by Deanna K. Kreisel (Doctor Waffle Blog)
The other day my friend Matt told me a story about a camel that fell in love with him. Scott and I were on a Zoom call with him and his partner Tania—the two of us in Mississippi, Tania in Santa Barbara, and Matt in D.C. It had been a year since we’d all Zoomed (I remember this because both calls were on my birthday), and no one was sure how we’d let it go so long since we had so much fun whenever we talked. I had been friends with Matt and Tania in college when they were first dating, but we’d all fallen out of touch for decades. Although the phrase “first dating” is misleading: they were together for a year or so in college, broke up before graduating, went their separate ways (long relationships, a marriage, kids, doctorates, a divorce) and then got back in touch during the pandemic. And then started talking every day: Matt in dreary D.C. with his neutral greige therapist’s Zoom background, Tania in her sunny California kitchen with beautiful goblets of straw-colored wine and plates of imported cheese. And then they got back together again, over 30 years later. I hope there are lots more heartwarming Covid stories like this one out there, but this is the one I know about, and it’s a pretty fucking great one if I do say so myself.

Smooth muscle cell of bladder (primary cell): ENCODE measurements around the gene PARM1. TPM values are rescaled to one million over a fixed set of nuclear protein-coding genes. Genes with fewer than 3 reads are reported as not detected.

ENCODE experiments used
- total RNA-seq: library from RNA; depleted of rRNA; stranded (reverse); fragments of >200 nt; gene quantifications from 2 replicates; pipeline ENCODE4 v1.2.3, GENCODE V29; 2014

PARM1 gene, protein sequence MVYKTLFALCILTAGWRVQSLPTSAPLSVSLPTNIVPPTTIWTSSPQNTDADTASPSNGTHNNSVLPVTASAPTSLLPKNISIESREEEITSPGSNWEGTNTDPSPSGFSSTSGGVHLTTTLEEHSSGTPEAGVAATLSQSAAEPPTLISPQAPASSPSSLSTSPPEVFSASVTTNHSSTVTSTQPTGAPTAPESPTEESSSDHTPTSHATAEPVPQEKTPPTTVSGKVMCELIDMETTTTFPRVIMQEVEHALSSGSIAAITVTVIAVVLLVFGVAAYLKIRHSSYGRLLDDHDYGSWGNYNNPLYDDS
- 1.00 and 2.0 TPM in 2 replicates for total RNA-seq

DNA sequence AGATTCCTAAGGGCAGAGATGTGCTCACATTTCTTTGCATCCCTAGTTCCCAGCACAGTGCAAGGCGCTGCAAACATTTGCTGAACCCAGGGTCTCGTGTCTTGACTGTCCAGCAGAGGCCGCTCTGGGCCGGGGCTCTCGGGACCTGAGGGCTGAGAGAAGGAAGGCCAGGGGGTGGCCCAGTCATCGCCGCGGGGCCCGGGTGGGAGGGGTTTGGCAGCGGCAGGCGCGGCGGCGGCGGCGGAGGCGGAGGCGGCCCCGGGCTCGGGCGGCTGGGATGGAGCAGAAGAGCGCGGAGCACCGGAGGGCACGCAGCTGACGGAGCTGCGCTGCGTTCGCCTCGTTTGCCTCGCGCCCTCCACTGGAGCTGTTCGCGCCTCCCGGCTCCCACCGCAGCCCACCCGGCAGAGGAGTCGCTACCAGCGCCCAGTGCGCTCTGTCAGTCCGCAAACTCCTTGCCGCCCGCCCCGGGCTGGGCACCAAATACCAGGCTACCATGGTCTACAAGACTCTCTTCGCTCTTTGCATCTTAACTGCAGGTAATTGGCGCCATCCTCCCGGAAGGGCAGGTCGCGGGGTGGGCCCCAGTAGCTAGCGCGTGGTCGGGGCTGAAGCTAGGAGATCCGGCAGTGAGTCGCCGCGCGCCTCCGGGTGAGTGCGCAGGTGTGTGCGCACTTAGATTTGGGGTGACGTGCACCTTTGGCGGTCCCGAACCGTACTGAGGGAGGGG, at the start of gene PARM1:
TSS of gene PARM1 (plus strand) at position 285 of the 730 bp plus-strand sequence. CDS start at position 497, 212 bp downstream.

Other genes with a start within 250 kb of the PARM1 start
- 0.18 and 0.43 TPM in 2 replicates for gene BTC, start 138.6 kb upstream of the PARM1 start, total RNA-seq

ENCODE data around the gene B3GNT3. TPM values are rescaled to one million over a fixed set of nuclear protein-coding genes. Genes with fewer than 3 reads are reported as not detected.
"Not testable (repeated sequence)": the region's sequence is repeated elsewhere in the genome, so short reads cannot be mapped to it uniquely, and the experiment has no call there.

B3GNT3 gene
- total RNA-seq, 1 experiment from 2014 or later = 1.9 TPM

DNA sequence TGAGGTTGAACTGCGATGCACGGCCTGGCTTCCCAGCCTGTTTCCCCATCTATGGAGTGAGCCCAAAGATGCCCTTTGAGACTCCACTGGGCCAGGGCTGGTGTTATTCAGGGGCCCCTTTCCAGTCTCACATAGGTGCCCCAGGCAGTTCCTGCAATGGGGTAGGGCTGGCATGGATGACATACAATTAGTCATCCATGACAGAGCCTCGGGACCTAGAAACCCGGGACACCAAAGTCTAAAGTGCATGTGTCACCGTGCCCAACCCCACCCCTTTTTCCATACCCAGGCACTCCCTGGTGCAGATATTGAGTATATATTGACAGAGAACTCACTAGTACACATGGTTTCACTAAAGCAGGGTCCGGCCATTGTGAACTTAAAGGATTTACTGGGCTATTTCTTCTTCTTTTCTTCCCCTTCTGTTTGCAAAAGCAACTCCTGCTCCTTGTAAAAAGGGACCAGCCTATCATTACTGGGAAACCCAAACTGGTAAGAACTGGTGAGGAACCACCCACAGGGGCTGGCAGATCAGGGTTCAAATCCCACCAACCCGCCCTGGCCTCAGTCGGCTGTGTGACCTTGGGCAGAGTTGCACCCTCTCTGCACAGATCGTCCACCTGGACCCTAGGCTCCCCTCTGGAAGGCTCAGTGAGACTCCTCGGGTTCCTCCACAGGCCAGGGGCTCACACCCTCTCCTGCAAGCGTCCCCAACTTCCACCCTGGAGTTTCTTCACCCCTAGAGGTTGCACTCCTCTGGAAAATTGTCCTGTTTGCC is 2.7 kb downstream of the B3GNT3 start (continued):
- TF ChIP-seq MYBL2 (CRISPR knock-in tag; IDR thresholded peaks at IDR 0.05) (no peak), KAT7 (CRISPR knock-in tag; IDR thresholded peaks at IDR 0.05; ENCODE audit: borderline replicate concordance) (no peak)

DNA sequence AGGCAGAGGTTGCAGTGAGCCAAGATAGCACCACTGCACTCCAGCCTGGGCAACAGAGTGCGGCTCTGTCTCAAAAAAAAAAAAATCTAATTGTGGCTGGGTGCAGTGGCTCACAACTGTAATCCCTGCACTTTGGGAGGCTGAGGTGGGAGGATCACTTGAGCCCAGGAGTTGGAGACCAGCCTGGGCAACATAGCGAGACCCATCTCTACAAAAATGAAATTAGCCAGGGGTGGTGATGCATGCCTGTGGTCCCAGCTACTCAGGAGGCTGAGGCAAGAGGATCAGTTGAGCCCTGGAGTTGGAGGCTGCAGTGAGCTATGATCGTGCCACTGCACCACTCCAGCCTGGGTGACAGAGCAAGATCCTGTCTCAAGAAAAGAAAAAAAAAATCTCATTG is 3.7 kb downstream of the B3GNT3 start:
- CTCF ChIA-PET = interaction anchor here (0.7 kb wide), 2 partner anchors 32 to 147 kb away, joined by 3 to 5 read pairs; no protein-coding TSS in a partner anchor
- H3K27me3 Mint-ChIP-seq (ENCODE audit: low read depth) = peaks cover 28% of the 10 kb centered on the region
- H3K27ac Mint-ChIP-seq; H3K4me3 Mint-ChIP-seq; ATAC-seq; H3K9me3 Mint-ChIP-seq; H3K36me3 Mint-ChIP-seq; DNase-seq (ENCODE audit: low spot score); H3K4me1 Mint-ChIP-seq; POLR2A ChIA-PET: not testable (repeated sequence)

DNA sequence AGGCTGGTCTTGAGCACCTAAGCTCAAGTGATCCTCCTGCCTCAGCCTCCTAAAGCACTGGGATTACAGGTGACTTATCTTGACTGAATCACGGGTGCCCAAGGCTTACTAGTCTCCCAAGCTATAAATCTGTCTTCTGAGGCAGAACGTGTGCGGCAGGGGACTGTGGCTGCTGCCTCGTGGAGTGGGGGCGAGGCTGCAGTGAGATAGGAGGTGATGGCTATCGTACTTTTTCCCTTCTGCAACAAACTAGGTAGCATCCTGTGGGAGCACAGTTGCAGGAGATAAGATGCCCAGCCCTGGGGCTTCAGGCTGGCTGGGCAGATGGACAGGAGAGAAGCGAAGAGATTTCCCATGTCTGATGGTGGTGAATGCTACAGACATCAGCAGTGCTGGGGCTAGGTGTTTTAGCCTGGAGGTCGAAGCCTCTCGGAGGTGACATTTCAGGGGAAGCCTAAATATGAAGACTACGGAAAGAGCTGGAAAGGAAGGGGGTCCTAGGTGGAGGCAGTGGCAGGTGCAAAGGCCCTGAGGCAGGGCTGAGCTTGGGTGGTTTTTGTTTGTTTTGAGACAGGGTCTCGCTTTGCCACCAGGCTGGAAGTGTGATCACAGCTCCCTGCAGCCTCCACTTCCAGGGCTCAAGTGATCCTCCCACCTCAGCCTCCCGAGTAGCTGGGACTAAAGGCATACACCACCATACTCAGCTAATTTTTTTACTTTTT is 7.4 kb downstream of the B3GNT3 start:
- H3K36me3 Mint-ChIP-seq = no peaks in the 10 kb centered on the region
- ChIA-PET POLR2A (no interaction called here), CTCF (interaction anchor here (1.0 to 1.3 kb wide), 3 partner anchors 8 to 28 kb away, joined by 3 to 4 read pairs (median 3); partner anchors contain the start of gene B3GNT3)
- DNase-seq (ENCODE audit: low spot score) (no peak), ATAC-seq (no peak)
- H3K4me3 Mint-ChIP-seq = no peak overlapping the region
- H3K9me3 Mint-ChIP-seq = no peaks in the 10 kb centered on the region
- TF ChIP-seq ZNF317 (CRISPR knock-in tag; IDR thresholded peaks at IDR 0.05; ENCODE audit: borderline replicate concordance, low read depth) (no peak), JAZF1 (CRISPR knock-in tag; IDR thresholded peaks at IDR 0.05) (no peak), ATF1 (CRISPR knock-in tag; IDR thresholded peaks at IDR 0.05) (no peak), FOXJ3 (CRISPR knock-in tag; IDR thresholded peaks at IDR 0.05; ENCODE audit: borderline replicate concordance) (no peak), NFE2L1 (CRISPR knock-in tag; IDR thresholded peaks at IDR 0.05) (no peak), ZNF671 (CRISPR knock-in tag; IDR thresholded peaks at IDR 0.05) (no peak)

So Matt and Tania were telling us that they were planning (ha ha! “planning”) to go on vacation together to Mexico in a few months, which prompted Matt to tell the story of the amorous camel, whom he had encountered on his last trip there. He was visiting a monkey sanctuary on the Mayan peninsula (as one does); there was a camel living there, too, who had previously been in a zoo or a circus, because the person running the sanctuary rescued all kinds of miscellaneous animals in his spare time. Matt and the camel immediately bonded the moment they met. I wish I had asked more questions at the time, because I now realize that I’m not 100% sure what “bonding with a camel” actually entails, but as Matt was telling the story it seemed to make perfect sense. They hung out together the whole time Matt was at the sanctuary, more than half an hour, basking in each other’s presence. I like to imagine that at one point Matt gently leaned against the camel’s flank, stroked his soft nose, and whispered something like “There there, big fella”—but of course I am making that up. As far as I can tell, Matt more or less ignored the monkeys, but we all have to make difficult choices from time to time. Read more »